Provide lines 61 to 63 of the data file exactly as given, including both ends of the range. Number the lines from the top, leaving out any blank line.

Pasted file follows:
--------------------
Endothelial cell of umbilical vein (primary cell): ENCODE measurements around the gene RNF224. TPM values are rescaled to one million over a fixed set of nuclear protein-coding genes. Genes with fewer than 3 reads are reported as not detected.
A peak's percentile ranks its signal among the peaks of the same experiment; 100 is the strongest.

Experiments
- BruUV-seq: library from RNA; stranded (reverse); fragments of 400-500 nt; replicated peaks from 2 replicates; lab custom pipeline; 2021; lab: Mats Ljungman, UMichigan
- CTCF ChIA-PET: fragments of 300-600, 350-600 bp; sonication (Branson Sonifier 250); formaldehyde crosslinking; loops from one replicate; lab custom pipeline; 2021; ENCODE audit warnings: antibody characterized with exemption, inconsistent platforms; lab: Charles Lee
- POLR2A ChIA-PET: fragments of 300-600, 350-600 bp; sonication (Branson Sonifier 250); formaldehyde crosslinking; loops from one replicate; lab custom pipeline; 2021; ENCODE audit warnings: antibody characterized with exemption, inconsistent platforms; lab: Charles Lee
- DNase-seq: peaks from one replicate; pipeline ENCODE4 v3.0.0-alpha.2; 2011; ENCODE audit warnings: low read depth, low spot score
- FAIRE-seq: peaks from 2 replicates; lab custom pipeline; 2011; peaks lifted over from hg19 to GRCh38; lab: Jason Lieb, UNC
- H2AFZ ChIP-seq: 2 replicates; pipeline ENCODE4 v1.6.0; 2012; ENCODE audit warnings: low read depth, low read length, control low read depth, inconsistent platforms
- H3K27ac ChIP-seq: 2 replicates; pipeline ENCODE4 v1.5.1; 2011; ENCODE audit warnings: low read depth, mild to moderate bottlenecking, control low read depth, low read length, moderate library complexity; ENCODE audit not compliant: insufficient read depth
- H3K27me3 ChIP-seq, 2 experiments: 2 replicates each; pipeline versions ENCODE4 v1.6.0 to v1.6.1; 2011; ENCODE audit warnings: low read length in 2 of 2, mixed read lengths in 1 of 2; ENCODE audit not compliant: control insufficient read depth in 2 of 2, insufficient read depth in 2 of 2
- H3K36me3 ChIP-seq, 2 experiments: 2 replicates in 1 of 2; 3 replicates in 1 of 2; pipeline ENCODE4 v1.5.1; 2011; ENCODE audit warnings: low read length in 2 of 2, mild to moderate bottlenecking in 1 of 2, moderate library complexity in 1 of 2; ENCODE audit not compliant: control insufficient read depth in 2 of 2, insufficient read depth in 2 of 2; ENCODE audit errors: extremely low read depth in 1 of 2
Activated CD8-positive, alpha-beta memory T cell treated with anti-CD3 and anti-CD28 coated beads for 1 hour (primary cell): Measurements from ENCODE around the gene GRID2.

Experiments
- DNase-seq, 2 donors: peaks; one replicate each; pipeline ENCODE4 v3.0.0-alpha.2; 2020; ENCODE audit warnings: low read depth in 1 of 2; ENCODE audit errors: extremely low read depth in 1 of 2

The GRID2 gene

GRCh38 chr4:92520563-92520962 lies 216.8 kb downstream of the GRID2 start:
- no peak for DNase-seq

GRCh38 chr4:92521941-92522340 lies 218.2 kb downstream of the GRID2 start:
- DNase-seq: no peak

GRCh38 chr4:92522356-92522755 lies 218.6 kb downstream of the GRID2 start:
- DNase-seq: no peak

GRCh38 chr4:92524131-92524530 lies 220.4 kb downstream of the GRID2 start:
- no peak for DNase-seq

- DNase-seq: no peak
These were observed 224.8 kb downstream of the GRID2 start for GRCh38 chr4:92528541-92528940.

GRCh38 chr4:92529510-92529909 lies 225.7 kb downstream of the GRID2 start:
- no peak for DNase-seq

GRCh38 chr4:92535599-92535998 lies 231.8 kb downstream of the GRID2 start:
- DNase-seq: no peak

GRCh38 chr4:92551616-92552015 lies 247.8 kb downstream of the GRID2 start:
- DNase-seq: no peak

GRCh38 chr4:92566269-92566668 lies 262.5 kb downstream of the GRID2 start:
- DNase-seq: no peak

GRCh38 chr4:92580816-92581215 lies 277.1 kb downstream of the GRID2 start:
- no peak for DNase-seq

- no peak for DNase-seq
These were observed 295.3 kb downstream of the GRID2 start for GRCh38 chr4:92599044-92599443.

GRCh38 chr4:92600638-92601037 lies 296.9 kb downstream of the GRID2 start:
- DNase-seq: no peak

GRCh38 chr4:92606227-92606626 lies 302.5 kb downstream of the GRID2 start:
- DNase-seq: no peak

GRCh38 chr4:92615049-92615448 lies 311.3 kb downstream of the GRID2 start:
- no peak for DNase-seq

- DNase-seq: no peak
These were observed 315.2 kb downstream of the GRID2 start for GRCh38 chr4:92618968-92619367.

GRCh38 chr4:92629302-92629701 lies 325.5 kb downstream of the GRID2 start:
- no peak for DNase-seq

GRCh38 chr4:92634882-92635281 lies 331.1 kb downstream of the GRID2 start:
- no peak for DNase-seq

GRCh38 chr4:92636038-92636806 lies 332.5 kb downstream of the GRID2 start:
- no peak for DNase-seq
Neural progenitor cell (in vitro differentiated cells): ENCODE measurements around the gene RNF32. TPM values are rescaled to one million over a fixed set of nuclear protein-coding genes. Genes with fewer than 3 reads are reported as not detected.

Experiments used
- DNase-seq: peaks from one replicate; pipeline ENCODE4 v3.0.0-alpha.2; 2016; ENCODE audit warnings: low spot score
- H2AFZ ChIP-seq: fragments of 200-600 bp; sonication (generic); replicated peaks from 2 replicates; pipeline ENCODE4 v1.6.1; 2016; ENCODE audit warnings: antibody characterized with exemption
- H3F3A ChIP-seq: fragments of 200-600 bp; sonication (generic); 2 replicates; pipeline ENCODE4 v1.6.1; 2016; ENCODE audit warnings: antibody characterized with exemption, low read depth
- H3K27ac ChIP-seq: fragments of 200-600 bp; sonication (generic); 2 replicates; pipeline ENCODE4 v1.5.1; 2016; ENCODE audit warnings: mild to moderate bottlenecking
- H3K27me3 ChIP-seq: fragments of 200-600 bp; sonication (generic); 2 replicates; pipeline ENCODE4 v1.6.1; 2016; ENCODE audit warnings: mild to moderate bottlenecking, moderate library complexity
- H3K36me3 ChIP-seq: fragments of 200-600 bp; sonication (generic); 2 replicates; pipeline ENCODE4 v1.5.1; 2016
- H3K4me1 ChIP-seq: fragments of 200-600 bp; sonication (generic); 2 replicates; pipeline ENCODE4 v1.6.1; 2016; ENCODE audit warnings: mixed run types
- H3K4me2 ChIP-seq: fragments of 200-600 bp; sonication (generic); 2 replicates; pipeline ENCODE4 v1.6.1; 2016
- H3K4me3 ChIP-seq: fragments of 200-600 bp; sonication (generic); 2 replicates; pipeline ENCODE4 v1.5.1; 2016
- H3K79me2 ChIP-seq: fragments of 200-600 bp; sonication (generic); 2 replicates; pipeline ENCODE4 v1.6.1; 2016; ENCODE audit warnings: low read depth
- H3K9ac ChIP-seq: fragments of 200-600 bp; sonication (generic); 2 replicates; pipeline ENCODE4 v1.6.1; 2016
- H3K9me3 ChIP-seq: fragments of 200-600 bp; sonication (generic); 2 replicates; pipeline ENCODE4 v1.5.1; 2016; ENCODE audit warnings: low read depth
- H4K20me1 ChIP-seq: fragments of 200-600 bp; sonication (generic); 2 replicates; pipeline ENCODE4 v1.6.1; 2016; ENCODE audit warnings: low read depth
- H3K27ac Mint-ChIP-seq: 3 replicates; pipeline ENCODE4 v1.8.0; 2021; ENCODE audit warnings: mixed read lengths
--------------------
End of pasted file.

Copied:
- H3K4me1 ChIP-seq: fragments of 200-600 bp; sonication (generic); 2 replicates; pipeline ENCODE4 v1.6.1; 2016; ENCODE audit warnings: mixed run types
- H3K4me2 ChIP-seq: fragments of 200-600 bp; sonication (generic); 2 replicates; pipeline ENCODE4 v1.6.1; 2016
- H3K4me3 ChIP-seq: fragments of 200-600 bp; sonication (generic); 2 replicates; pipeline ENCODE4 v1.5.1; 2016